Pakistan- Education System
The education system of Pakistan is one is the least-developed in the world. Until 1947, the educational system was based on the British colonial educational system. In 1947, Pakistan gained independence resulting from the partition of the Indian subcontinent into the states of India and Pakistan. The colonial system was selective. It was meant to educate a small section of the population to run the government. Regardless of the changes since independence, the Pakistani education system has kept its colonial system, to prevent the lose of illiteracy.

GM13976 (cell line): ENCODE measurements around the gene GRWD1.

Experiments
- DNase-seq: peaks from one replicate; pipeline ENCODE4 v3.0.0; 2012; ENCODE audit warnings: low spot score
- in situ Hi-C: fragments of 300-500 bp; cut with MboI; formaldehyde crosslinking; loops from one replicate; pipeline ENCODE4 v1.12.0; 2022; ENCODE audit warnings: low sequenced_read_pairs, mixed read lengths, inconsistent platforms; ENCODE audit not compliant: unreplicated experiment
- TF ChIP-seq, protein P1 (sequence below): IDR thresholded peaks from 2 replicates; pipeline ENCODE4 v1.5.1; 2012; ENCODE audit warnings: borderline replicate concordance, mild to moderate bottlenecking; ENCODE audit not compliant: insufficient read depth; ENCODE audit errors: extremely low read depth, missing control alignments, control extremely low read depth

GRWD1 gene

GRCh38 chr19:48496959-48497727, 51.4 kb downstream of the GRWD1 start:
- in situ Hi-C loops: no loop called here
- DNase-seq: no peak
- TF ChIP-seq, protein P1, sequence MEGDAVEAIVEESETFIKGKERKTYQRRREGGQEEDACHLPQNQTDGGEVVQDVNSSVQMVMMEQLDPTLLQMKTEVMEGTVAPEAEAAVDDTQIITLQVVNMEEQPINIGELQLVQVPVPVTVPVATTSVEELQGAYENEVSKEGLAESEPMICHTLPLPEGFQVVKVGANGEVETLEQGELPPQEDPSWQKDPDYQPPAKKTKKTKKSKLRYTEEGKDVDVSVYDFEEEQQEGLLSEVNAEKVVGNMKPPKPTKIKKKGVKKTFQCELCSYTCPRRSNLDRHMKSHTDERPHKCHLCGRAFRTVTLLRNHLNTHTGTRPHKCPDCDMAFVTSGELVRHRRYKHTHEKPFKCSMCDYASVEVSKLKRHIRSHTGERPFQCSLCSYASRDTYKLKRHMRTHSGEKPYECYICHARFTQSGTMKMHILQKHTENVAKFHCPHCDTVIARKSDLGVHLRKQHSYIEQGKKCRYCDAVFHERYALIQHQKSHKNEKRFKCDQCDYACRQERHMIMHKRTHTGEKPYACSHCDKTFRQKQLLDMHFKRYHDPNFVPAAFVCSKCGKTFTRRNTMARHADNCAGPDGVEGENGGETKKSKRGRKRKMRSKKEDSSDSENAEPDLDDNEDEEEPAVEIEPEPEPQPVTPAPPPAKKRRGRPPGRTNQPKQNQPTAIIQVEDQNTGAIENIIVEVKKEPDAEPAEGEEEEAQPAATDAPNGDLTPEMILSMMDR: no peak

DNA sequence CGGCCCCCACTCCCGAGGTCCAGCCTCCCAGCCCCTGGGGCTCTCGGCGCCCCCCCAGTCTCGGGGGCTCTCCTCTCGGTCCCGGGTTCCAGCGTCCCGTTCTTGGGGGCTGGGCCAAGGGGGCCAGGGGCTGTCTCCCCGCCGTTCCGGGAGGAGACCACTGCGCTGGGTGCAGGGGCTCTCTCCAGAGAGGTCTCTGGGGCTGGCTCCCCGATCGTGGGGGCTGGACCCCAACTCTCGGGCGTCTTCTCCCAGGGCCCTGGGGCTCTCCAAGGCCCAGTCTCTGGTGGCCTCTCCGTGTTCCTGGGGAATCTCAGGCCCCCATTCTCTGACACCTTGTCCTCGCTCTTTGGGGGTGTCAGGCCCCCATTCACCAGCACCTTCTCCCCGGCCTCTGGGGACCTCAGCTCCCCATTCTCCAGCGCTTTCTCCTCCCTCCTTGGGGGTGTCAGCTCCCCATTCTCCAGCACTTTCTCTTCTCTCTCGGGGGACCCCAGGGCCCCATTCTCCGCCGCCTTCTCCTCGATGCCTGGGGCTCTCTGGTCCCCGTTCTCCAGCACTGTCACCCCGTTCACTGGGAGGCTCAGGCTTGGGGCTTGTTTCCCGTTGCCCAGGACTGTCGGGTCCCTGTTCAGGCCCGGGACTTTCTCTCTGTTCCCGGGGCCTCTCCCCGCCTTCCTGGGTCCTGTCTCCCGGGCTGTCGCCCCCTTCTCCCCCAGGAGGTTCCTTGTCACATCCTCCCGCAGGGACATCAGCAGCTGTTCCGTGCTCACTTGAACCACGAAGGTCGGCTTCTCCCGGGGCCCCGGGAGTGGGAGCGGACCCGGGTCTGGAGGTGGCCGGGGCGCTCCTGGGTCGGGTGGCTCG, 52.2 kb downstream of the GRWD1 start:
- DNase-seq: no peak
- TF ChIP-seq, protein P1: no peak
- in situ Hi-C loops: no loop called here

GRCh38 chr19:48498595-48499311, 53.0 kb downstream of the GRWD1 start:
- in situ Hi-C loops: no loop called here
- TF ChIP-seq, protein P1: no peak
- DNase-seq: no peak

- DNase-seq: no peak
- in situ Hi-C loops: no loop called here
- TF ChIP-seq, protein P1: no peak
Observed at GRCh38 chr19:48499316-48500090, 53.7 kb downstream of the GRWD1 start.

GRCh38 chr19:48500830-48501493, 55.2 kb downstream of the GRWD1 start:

Pakistan’s educational system is divided into five levels. The pre-university education includes four levels. The first is the primary level, which is grades one to five. Then, the middle level consisting of grades six to eight. Next is the high level, grades nine and ten. Then is the intermediate level which is grades eleven and twelve, leading to a diploma in arts or science. There is also a university level, which lead to undergraduate and graduate degrees. The Pakistani educational system is based on removing political power from local levels and concentrate it in a central authority. All of the institutions involved in academic and technical education, up to the intermediate level are controlled by the Ministry of Education. For any education programs above those levels, there is a government- enabled university in the four Pakistani provinces. The four provinces are Punjab, Baluchistan, and the North West Frontier. The universities are in control of organizing instructions and exams for their province. Separate from the Ministry of Education, other ministries supervise certain degree programs. Other private and nonprofit school and universities have started to come up in Pakistan. Some examples are the Lahore University of Management Sciences and the Aga Khan medical University in Karachi. Since they are privately funded, they provide a chance for higher education for a small...
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